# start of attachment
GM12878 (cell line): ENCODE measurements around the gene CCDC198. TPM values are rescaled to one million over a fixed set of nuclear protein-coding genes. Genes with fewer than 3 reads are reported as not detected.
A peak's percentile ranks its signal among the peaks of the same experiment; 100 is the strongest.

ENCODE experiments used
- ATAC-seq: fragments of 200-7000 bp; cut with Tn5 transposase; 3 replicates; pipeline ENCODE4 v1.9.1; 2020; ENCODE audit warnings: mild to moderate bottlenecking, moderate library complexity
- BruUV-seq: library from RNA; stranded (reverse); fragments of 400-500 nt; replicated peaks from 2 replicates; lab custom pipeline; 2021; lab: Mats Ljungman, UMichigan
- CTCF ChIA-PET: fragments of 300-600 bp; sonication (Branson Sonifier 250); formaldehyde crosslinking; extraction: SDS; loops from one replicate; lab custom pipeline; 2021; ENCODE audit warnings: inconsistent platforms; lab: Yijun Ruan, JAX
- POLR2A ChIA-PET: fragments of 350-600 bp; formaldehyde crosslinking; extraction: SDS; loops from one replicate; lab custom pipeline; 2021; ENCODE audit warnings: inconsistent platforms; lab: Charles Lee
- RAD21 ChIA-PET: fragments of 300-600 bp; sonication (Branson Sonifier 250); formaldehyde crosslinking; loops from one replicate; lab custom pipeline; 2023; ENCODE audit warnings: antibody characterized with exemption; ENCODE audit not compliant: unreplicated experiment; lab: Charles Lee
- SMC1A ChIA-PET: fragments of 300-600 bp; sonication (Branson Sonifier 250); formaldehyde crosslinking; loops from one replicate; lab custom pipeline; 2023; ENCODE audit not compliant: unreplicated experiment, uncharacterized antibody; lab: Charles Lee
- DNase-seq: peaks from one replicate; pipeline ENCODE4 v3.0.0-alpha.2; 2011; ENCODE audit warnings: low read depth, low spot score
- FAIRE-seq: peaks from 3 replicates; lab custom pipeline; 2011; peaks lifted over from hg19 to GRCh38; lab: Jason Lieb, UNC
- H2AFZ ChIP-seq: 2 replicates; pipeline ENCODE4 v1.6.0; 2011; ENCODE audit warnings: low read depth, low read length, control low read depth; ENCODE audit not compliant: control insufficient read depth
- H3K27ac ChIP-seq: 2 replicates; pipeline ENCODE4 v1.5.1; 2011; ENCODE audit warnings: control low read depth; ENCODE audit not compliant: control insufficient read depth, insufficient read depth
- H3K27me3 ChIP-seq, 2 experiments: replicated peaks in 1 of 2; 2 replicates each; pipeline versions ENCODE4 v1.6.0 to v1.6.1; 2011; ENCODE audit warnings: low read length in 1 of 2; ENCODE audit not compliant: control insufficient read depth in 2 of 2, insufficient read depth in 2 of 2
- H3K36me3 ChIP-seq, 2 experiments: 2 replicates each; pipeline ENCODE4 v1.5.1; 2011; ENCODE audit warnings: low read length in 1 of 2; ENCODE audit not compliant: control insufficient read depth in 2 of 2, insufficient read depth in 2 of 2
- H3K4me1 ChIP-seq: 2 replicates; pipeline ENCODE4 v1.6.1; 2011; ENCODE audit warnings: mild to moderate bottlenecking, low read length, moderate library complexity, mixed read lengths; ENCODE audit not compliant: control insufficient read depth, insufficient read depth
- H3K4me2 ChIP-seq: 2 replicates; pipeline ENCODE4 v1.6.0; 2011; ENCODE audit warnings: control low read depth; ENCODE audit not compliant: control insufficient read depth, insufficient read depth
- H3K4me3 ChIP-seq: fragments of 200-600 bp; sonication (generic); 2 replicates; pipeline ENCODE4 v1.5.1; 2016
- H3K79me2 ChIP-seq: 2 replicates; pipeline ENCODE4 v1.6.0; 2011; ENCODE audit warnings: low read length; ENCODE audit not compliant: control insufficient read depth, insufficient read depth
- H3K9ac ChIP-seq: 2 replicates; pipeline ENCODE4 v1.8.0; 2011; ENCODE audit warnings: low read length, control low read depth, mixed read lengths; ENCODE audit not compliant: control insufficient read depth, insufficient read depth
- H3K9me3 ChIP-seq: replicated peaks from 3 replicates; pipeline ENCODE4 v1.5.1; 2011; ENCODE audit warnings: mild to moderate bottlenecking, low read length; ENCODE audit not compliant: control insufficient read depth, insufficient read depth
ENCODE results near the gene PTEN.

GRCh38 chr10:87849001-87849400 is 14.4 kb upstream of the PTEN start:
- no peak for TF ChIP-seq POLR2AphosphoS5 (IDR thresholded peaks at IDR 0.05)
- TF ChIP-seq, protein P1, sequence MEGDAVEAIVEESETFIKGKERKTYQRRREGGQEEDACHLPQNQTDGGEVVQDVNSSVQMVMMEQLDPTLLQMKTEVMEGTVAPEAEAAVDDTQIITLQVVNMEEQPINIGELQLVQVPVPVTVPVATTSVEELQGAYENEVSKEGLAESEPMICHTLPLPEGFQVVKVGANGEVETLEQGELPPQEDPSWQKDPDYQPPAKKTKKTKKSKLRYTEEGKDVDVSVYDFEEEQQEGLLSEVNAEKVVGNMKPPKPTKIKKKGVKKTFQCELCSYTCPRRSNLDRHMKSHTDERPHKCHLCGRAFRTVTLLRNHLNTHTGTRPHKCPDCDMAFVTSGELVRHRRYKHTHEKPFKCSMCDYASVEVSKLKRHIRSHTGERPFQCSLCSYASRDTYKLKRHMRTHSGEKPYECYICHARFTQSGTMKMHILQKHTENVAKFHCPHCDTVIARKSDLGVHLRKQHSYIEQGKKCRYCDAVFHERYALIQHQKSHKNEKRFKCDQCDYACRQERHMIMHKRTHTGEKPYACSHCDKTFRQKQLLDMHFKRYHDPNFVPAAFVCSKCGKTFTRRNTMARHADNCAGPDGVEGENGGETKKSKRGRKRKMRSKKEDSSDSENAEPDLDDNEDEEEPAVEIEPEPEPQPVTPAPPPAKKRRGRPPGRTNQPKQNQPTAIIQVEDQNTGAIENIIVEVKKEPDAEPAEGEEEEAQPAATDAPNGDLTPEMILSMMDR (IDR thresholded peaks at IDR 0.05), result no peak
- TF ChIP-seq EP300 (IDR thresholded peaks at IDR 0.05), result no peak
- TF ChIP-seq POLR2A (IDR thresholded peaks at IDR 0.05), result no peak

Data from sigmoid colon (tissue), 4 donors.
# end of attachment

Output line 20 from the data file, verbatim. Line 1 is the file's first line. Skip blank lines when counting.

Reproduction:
- H3K9ac ChIP-seq: 2 replicates; pipeline ENCODE4 v1.8.0; 2011; ENCODE audit warnings: low read length, control low read depth, mixed read lengths; ENCODE audit not compliant: control insufficient read depth, insufficient read depth